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DuctTape last won the day on February 9

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About DuctTape

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  1. I would not put it into the by-laws. I would, as the GTA states, designate persons who you know are trained and understand advancement as a method and have embraced your vision of the troop. In other words, no blanket "prohibitions" instead use specific designations. Utilize your ASM corps, and PLC as the field to which you designate. A brand new scout parent who is a first year ASM is likely not to be designated by me as someone who could sign off any scout requirement. It is vital the adult understands the advancement method and knows the expectations of it. IMO, to be designated by the SM : 1. the adult learns, 2. the adult is tested, 3. the adult is designated 4. the adults may sign off.
  2. The exceptions and ignoring of the rules when it comes to advancement has been going on for a long time as has been noted in this thread and others. BSA has zero quality control.
  3. DuctTape

    How to increase usage of Patrol Method

    Start with your other adults. Get them on board with the idea or else they will sabatoge anything you attempt. Get PL handbooks, and SM handbooks and be sure the adults first understand their roles and how they fit in supporting the Patrol Method.
  4. DuctTape

    What constitutes an "Eagle Factory"?

    I think it is based on intent. When the adults have advancement as the goal instead if a method; this is when it changes. Even if the scouts meet the requirements as written, they are denied a true scouting experience because the aims are not likely realized as they are not the desired outcome.
  5. DuctTape

    Northern Tier- Tips and Tricks

    I have not been to BWCA, but I do go to the Quetico to the north. So this may or may not apply. I have noticed that the evening mosquitos run like clockwork, and you can hear them a few minutes before they descend on your campsite. Thus I recommend determining their timing on night 1, and then plan each day so all can be safely in bug proof zones for all subsequent nights.
  6. DuctTape

    troop meeting structure/rules

    While I usually would recommend a deference to the PLC, in this case I think the decision should be based at the Patrol level.
  7. DuctTape

    state flag patches

  8. DuctTape


    I see you have asked a lot if questions regarding uniform and insignia. Please forgive me if you have already read: https://www.scouting.org/resources/insignia-guide/ Beyond the official BSA resource, I think it is a good practice to then defer all other uniforming questions NOT included in the BSA guide to the PLC. I use this approach as it is then directly related to achieving the aims of scouting.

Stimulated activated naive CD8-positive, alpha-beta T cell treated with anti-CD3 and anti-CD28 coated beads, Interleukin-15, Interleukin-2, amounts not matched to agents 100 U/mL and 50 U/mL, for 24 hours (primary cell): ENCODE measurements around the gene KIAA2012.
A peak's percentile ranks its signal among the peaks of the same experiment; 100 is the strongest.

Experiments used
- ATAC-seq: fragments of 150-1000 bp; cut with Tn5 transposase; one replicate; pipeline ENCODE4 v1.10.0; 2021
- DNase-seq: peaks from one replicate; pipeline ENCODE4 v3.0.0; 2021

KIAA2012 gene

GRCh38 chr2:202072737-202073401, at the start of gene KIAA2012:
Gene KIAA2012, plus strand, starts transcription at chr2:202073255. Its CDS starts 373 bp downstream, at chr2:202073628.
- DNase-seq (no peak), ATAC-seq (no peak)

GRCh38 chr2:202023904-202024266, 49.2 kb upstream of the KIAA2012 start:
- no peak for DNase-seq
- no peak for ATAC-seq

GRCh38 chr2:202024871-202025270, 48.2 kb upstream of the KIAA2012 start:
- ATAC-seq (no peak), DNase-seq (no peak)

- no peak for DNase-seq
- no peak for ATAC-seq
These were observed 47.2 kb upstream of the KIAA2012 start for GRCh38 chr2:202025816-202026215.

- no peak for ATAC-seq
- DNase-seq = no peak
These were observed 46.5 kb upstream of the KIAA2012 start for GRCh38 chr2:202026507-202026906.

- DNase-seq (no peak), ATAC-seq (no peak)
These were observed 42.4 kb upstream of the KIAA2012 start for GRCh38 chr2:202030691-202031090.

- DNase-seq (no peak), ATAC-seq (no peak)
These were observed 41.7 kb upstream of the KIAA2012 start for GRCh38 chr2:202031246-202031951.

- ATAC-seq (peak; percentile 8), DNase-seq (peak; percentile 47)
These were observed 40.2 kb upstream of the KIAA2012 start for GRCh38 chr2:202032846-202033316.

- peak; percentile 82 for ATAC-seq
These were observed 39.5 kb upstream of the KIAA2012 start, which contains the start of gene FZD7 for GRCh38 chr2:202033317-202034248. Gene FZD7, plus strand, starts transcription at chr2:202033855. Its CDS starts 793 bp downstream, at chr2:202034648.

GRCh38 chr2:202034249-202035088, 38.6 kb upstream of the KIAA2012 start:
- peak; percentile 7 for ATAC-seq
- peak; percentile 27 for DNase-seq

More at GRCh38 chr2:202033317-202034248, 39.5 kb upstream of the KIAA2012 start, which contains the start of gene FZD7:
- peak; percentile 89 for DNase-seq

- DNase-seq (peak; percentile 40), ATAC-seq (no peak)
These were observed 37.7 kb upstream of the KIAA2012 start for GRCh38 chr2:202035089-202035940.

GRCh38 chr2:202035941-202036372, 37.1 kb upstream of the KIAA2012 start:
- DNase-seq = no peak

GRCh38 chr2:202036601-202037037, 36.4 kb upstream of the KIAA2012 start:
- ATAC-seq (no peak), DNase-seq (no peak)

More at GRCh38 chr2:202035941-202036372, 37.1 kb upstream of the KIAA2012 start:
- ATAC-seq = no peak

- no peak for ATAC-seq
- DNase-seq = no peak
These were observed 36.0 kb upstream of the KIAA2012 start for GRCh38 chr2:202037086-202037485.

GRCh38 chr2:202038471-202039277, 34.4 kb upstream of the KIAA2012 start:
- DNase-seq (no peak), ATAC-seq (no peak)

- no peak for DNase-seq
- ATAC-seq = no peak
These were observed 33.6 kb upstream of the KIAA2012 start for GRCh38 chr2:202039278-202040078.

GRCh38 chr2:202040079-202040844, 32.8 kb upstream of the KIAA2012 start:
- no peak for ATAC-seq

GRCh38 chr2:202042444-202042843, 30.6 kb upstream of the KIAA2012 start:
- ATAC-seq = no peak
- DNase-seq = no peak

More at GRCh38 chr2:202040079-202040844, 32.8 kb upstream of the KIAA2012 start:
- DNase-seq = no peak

9. DuctTape


    I would defer to the PLC as to what constitutes the troop uniform.
  10. DuctTape

    A scout learns...

    I agree with qwazse regarding the signing-off. I would like to focus more on best practices prior to the testing and sign-off. Perhaps I should prime the pump. Starting with a counter-example of NOT best practices. A new scout goes on his first campout and is assigned cooking duty with a patrol mate for breakfast. They make breakfast and then he goes and gets signed-off on the tenderfoot requirement. What is missing here almost entirely is the explanation, demonstration and guidance for the scout to understand and perform assistance at any sort of expected level. A better practice: On the first campout the PL or Instructor acts as the cook's assistant and explains his role, and what he is supposed to do. He demonstrates how to assist the cook appropriately. He brings scouts into the camp kitchen and helps them try the various tasks such as cutting up carrots, or peeling potatoes, opening cans, etc... Depending on the scouts, this might repeat itself for every meal on that first campout. During planning for the secind campout a scout may go to his PL and say, "hey, I'd like to be tested on the tenderfoot req 2a, assist in preparing a meal". (PL may need to encourage scouts to ask to be tested, especially the first time). The PL ensures the scout has the opportunity to be tested by having him assigned as the asst cook for a meal. Prior to that meal PL (or instructor) talks to him (best would be while hiking to camp) about what the scout will demonstrate as the cook's assistant. The purpose of this discussion is for the PL to ensure success, or to determine if the scout is really ready to be tested. Then the scout gets tested, the PL (or Instructor) observes to determine whether the scout fulfilled the requirement.
  11. DuctTape